The sheer silliness of the stranglehold religion has upon government is represented by the dispute that has arisen over Barack Obama’s decision to select pastor-bigot Rick Warren of the Saddleback Church to give the invocation at is inauguration, outraging the LGBT community and others. He also selected a more liberal pastor to give the prayer at the end. But the real question is, what is this, an inauguration or a religious event? Why have either of these—of course, both Christian—pastors spew their nonsense that seems only to bring divisiveness and controversy and not only insults gays and lesbians, and people of other, not-included, faiths, and non-theists such as myself. Obama has portrayed his invitation to a pastor with whom he disagrees on a numbers of social issues as openness and inclusiveness, but he fails to recognize just how narrow and exclusives his choices happen to be. Moreover, it appears that it might be more informed by a calculus of political advantages than by the norms he expresses.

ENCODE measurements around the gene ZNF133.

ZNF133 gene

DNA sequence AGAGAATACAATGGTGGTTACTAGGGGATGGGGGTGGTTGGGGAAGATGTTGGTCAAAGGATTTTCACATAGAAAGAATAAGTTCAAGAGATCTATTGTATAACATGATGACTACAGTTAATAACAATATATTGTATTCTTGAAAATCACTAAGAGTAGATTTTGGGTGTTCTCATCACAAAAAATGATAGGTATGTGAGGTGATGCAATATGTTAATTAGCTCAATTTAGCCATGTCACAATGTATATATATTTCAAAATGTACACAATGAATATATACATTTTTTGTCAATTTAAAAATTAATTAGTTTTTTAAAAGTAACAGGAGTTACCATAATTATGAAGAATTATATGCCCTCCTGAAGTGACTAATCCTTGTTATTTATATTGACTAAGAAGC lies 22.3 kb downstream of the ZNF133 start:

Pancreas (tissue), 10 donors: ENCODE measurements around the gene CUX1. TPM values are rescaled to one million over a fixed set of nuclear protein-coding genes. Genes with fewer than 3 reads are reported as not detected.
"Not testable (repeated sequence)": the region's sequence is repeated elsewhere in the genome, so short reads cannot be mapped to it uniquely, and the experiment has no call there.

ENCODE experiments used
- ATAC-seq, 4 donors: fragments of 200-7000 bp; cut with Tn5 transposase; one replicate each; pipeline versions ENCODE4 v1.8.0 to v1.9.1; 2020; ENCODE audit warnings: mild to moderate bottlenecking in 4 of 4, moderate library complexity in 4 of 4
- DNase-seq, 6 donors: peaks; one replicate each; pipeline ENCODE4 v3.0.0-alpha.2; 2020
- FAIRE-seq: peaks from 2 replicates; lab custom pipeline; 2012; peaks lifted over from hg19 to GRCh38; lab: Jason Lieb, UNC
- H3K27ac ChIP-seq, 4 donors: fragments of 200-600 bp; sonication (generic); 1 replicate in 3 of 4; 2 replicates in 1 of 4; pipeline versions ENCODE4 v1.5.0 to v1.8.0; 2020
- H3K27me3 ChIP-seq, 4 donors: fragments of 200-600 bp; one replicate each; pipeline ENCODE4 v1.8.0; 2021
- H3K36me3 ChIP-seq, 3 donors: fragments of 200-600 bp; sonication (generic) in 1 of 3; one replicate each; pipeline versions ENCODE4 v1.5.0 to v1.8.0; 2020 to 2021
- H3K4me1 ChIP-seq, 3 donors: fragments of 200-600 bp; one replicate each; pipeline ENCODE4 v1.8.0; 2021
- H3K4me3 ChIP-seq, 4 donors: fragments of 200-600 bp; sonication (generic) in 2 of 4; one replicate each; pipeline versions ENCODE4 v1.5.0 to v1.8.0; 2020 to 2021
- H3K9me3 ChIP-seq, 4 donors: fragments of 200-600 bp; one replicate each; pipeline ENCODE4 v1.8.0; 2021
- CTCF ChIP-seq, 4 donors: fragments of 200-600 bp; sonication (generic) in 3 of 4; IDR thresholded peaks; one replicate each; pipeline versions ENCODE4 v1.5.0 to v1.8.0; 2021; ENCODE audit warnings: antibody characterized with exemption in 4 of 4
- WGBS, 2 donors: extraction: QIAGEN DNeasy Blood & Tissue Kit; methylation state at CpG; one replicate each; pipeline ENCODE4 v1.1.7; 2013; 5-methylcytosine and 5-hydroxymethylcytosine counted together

One of the popular online sites I visit had a piece the other day about “where President Obama and his family are going to worship (emphasis mine)? We all know, of course, that our political process is suffused with this religious nonsense. We know that, if Obama were truly a Muslim (which the Republicans tried to pin on him) the question would be where John McCain worships (we already know where Sarah Palin worships). However he feels about religion and worship Obama will probably take himself off to some Christian church, kneel, lower his head, join his hands and maybe say to himself “This is bullshit.” Nevertheless, our mythology requires us to believe that the most powerful man on earth must exercise obeisance to the most powerful man in the universe.